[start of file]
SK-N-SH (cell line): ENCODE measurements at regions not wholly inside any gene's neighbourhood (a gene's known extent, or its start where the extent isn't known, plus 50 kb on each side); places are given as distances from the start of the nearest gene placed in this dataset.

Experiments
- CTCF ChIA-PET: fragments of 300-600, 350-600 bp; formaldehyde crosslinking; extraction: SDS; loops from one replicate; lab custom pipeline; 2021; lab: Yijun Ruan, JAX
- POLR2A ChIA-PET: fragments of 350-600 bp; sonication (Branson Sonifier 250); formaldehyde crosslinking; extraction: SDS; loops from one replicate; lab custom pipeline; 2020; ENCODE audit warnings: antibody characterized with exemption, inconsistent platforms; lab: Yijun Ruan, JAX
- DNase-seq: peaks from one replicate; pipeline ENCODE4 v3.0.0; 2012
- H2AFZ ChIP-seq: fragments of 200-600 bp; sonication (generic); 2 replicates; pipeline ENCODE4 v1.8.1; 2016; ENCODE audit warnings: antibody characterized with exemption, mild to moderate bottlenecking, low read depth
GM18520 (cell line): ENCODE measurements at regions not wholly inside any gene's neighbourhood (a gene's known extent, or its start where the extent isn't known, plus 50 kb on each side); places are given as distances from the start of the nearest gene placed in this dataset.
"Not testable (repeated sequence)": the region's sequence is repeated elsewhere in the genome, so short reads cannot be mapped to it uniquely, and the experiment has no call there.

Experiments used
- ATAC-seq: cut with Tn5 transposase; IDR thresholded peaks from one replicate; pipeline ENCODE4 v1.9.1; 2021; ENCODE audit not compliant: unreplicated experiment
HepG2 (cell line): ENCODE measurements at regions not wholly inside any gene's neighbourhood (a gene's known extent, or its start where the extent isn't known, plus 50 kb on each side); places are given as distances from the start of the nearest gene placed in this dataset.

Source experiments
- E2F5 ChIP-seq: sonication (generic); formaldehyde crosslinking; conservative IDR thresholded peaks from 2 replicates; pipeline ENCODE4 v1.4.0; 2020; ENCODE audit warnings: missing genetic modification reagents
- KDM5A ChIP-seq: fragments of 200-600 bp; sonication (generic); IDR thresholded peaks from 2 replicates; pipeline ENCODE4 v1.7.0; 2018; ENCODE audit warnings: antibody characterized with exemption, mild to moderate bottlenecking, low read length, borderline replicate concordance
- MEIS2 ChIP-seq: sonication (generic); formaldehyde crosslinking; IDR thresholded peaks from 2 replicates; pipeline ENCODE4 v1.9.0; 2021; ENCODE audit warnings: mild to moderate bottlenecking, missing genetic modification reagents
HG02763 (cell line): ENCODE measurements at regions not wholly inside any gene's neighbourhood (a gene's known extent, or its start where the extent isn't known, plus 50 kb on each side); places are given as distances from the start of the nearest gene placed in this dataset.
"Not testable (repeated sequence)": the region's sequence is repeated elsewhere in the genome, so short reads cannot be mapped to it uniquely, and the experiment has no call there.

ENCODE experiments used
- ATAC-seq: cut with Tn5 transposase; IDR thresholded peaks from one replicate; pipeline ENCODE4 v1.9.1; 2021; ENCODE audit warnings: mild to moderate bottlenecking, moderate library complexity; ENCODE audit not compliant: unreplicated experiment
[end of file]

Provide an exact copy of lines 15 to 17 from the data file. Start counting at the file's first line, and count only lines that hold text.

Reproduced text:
- MEIS2 ChIP-seq: sonication (generic); formaldehyde crosslinking; IDR thresholded peaks from 2 replicates; pipeline ENCODE4 v1.9.0; 2021; ENCODE audit warnings: mild to moderate bottlenecking, missing genetic modification reagents
HG02763 (cell line): ENCODE measurements at regions not wholly inside any gene's neighbourhood (a gene's known extent, or its start where the extent isn't known, plus 50 kb on each side); places are given as distances from the start of the nearest gene placed in this dataset.
"Not testable (repeated sequence)": the region's sequence is repeated elsewhere in the genome, so short reads cannot be mapped to it uniquely, and the experiment has no call there.